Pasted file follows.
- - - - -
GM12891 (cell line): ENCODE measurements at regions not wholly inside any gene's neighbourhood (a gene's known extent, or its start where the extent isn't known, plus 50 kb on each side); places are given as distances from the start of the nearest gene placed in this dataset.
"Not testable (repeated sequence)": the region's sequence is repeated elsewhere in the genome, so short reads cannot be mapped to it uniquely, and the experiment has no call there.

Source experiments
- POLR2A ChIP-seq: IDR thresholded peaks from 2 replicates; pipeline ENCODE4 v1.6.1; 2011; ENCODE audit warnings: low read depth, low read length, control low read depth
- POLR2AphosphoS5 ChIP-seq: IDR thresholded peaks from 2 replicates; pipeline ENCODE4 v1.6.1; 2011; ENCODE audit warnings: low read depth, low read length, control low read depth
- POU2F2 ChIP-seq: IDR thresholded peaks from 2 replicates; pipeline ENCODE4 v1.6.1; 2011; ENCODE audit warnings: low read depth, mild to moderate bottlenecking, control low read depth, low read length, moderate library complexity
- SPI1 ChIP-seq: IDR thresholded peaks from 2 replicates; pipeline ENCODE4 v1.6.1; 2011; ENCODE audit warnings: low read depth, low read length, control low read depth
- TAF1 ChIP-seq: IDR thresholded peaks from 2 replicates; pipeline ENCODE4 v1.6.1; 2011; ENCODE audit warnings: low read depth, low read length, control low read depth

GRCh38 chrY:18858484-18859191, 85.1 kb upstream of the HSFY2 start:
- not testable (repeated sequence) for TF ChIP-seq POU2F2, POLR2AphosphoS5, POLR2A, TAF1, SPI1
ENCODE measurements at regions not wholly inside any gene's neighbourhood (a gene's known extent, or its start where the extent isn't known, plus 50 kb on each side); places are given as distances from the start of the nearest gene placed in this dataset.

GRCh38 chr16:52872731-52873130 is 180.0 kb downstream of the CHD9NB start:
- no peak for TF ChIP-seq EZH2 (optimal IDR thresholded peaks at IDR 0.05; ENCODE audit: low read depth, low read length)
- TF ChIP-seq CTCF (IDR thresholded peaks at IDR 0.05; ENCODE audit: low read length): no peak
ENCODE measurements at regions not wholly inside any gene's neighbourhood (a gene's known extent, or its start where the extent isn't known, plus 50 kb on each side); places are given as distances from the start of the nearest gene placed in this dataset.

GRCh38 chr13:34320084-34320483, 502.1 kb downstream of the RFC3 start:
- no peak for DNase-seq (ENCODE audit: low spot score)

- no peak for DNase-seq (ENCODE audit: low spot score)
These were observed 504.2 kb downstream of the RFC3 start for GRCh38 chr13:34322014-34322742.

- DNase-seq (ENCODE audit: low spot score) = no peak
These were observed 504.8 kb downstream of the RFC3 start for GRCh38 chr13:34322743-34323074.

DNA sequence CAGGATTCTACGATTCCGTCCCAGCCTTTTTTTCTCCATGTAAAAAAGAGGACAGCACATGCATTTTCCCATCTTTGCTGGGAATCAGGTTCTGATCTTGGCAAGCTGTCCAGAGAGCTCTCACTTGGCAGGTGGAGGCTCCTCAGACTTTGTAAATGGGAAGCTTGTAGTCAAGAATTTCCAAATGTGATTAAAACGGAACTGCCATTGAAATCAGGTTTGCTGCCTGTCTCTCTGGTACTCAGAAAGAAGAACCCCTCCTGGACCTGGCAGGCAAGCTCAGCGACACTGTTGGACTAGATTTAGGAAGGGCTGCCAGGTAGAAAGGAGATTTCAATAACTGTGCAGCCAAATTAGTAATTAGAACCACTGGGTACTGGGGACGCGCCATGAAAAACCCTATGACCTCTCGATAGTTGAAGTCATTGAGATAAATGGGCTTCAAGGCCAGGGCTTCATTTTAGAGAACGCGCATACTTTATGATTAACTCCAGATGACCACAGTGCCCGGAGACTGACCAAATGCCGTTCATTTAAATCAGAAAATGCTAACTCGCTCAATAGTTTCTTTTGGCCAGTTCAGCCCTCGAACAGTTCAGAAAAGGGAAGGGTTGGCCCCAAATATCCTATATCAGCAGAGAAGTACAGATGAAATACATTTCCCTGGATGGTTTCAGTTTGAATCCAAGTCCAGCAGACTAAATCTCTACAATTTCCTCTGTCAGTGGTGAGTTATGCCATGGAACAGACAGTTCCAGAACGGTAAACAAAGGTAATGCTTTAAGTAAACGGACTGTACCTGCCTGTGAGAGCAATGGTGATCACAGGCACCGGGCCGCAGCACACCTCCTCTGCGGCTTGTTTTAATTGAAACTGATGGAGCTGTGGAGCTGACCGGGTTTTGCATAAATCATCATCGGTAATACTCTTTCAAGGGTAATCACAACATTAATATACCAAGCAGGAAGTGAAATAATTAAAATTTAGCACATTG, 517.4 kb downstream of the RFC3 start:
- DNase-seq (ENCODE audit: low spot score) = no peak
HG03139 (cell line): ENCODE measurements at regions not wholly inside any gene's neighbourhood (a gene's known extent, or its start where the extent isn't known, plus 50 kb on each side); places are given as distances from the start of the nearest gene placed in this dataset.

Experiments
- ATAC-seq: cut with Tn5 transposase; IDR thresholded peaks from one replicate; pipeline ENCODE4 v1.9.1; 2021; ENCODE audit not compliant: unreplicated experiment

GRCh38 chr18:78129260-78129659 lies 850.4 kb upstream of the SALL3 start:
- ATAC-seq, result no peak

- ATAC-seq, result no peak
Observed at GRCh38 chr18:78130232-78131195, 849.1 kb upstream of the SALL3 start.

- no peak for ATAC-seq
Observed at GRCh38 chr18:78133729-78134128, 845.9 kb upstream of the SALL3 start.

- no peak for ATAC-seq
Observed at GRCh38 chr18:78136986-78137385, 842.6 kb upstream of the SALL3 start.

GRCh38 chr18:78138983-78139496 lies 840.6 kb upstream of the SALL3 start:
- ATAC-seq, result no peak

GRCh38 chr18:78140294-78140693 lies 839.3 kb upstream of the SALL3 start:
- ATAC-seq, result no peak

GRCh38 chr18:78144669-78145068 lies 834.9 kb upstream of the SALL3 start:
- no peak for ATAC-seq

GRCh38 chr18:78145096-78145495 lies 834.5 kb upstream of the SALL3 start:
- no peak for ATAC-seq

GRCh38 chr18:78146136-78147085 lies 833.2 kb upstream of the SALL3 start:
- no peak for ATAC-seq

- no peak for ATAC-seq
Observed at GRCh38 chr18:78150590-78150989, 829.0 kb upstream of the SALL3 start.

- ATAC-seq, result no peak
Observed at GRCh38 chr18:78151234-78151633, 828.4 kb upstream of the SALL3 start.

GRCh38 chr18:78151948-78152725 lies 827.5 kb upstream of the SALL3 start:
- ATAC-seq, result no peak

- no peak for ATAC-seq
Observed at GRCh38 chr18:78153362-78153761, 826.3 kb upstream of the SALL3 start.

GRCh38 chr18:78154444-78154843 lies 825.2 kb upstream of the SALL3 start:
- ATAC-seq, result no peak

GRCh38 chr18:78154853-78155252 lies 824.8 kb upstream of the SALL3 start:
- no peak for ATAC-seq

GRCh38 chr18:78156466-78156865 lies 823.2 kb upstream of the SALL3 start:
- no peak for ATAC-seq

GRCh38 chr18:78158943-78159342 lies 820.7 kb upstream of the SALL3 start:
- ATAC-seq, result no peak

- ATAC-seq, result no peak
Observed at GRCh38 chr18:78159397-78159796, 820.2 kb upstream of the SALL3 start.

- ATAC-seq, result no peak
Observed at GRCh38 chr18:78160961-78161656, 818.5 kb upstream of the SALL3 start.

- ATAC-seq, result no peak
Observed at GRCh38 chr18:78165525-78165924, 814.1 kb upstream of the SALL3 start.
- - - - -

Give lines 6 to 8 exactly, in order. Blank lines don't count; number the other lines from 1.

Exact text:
- POU2F2 ChIP-seq: IDR thresholded peaks from 2 replicates; pipeline ENCODE4 v1.6.1; 2011; ENCODE audit warnings: low read depth, mild to moderate bottlenecking, control low read depth, low read length, moderate library complexity
- SPI1 ChIP-seq: IDR thresholded peaks from 2 replicates; pipeline ENCODE4 v1.6.1; 2011; ENCODE audit warnings: low read depth, low read length, control low read depth
- TAF1 ChIP-seq: IDR thresholded peaks from 2 replicates; pipeline ENCODE4 v1.6.1; 2011; ENCODE audit warnings: low read depth, low read length, control low read depth